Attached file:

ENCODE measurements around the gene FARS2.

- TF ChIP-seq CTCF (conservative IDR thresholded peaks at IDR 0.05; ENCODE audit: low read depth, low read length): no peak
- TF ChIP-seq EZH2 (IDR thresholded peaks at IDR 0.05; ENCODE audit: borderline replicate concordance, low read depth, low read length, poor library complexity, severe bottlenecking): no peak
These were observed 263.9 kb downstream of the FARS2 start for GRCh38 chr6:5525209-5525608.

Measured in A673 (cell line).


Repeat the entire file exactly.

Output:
ENCODE measurements around the gene FARS2.

- TF ChIP-seq CTCF (conservative IDR thresholded peaks at IDR 0.05; ENCODE audit: low read depth, low read length): no peak
- TF ChIP-seq EZH2 (IDR thresholded peaks at IDR 0.05; ENCODE audit: borderline replicate concordance, low read depth, low read length, poor library complexity, severe bottlenecking): no peak
These were observed 263.9 kb downstream of the FARS2 start for GRCh38 chr6:5525209-5525608.

Measured in A673 (cell line).